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Today, Scotch whisky is one of the world's leading spirit drinks and also regarded by many as the world's most 'noble' spirit. It is exported to about 200 different markets and frequently outsells every other spirit category. Made from the most elemental of ingredients, water and barley, it has become inextricably woven into the fabric of Scotland's history, culture and customs. Indeed, there are few products which are so closely related to the land of their birth than 'Scotch'.
Scots, it is the drink of welcome and of farewell, and much in between.
With a dram babies are ushered into the world and guests to the house.
In the days when distances were traveled only with difficulty, a jug of
whisky was left out for any tradesmen who might call. Business deals
were sealed with a dram. All manner of small ailments have been eased
with whisky - from children's teething, to colds and flu. Departing
guests were offered a deoch an doruis, the 'dram at the door'
- in modern terms 'one for the road'. The dead-departed are remembered
and wished Godspeed with large quantities of whisky. As Charles Shields
puts it: "...without an appreciation of whisky, I think a visitor to Scotland misses the true beauty of the country; whisky and Scotland are inseparably intertwined."
The word 'whisky' originates from the Scots Gaelic word "Uisge Beatha" meaning the 'water of life', Anglicised over time to 'Whiskybae' until finally being shorten to 'Whisky'. Uisge Beathe (or Usquebaugh in the Scots English spelling) itself is believed to be a Celtic translation of the ancient Latin acqua vitae (also water of life). Regardless of what you call it, before Scotch Whisky of any type can be called as such, it must fulfill three main criteria which are defined by law:
- 1. It must be distilled and matured in Scotland;
- 2. Matured for a minimum of three years in oak casks;
- 3. Be bottled at a minimum strength of 40% ABV (alcohol by volume).
There are two kinds of Scotch Whisky: Malt Whisky which is made by the Pot Still process and Grain Whisky which is almost always made by the Continuous Still (or Coffey Still) process. Malt Whisky is made from malted barley only, while Grain Whisky can be made from malted barley together with unmalted barley and other cereals like wheat or corn.
Malt Whiskies, which differ considerably in flavour according to the distillery and region from which they come, have a more pronounced bouquet and flavour than the Grain Whiskies. Malt whiskies are predominantly single distillery, made by the one distiller in the one location and so known as 'Single Malts'. They can, however, be made from a combination of distilleries, then known as Pure or Vatted Malts.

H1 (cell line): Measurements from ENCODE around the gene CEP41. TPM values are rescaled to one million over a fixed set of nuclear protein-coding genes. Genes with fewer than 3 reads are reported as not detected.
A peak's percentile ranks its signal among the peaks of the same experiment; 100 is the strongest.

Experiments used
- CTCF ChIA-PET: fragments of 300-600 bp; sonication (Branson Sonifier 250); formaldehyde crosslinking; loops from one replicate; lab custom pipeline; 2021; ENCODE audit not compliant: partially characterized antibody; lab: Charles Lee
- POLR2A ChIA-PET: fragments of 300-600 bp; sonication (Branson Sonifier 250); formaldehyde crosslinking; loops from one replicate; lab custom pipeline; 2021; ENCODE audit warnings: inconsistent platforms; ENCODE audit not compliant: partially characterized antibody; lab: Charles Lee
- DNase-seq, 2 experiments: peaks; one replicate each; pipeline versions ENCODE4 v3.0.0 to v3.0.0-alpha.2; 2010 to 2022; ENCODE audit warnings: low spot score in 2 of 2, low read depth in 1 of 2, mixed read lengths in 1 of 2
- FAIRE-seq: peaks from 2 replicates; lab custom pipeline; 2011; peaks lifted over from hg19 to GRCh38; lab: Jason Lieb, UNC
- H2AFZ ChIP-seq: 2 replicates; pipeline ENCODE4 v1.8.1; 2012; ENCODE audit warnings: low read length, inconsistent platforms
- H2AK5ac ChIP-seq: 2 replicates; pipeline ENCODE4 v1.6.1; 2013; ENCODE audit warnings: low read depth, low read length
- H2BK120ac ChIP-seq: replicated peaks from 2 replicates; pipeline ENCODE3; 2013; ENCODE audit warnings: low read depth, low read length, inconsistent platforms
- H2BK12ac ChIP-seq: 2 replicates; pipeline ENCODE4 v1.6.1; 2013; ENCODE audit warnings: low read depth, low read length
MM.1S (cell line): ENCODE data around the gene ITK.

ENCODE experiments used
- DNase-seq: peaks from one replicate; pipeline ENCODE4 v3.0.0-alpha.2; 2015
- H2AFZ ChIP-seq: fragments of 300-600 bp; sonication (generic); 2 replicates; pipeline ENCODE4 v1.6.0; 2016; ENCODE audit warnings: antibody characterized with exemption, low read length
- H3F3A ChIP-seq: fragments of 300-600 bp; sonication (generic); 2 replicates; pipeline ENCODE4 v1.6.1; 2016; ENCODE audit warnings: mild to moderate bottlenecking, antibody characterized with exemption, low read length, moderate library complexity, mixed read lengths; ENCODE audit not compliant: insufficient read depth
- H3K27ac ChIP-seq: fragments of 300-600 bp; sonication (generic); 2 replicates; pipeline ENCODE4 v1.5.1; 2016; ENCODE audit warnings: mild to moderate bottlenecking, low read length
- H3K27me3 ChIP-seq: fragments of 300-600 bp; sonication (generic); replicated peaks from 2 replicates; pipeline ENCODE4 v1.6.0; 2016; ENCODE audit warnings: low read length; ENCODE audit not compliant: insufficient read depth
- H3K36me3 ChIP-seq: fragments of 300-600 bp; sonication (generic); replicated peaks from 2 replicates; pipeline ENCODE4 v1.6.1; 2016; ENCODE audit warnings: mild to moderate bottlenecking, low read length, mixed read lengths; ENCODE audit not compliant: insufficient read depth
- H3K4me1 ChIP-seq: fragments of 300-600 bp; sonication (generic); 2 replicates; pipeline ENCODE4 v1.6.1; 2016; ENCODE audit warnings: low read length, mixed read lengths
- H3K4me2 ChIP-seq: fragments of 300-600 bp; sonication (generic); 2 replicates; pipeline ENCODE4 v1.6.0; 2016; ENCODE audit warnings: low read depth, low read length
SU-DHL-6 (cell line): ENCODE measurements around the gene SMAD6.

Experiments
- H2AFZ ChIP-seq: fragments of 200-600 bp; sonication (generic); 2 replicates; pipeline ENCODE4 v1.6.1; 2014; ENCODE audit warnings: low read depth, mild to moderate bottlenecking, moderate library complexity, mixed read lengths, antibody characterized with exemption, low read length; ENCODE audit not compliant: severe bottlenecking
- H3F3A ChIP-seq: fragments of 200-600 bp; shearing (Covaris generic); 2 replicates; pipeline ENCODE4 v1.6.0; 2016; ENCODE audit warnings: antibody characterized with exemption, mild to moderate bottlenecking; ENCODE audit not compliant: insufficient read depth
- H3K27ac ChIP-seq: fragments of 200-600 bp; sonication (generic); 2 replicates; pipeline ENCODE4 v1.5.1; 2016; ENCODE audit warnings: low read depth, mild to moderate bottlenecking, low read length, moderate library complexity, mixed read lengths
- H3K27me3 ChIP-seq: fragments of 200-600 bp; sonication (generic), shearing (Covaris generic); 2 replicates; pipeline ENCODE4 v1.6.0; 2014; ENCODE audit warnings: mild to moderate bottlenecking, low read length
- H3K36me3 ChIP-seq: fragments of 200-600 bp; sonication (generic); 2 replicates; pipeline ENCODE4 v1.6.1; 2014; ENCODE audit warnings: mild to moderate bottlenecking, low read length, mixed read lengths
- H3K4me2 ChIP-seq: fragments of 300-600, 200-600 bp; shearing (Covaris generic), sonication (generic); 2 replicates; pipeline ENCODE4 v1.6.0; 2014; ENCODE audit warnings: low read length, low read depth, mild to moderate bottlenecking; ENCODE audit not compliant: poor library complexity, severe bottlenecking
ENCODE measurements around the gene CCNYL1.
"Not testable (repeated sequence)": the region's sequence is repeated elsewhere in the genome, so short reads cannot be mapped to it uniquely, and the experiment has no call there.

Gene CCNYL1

The same distinction also applies to Grain Whisky. However, the production of Grain Whisky is not so influenced by geographical factors and it may be distilled anywhere in Scotland. There are about eight operating grain distilleries in Scotland, the majority being in central Scotland with the exception of Invergordon in the northern Highlands and Girvan in the far south. A third category, Blended Scotch whisky, may contain a combination of whiskies from over 10 or 50 different malt and grain distilleries.
While blended whiskies dominate sales world-wide, it is the Single Malts that attract the most serious attention, largely because each has its own story to tell, and each has its own stamp of individuality. Malt whiskies evoke the romance of Scotland in a way no blend can, reflecting the history and mystique of the spirit, its unique warmth and comfort, a constant and friendly companion in a land of long, bitterly cold winters.
Two contrasting images of Scotch Whisky from early advertisements, defining the spirit as at once bold and steadfast in style, but not without its gentler side.
Whisky may mean Scotch whisky to most of the world's population, but it is often wrongly substituted by the spelling 'whiskey', or even mis-spelt: 'wiskey', 'wisky'. Much of this misunderstanding originates from the fact that there are a number of countries that distil their own whiskies (or whiskeys). Scotch whisky is by far and away the largest selling and most renowned; however, local spirits distilled in Ireland, Japan, Canada, America, Australia and India are also known as whiskey (whisky).
Scotch Whisky is always spelt without an 'e', be it Single Malt Whisky or Blended Scotch Whisky On occasions, particularly in the United States, Blended Scotch Whiskies will be shortened and asked for as Scotch.
Today, personalities from all walks of life are employed in the promotion of whisky. In this example, actor George Clooney promotes "Lancelot" to the Koreans, Asia being one of Scotch Whiskies most lucrative markets.
Japanese Whisky, Canadian Whisky and Indian Whisky are also spelt without an 'e'. It is believed that Japanese Whisky is spelt this way as a result of Japan's first whisky distillers learning their trade in Scotland, in the early 1920's, thereafter adopting the Scottish convention. Canadian and Indian Whiskies, it is thought, in a similar vein embraced the spelling when they were part of the British Empire.
Historically, Irish Whiskey distillers inserted an 'e' to their spelling to differentiate their product from Scotch Whisky. American Whiskeys, both Bourbon and Rye, have in general taken-up the insertion of an 'e'. Though, as you would expect in this vast country with much Scottish ancestry, there are some distillers whom prefer to adopt the Scottish practice.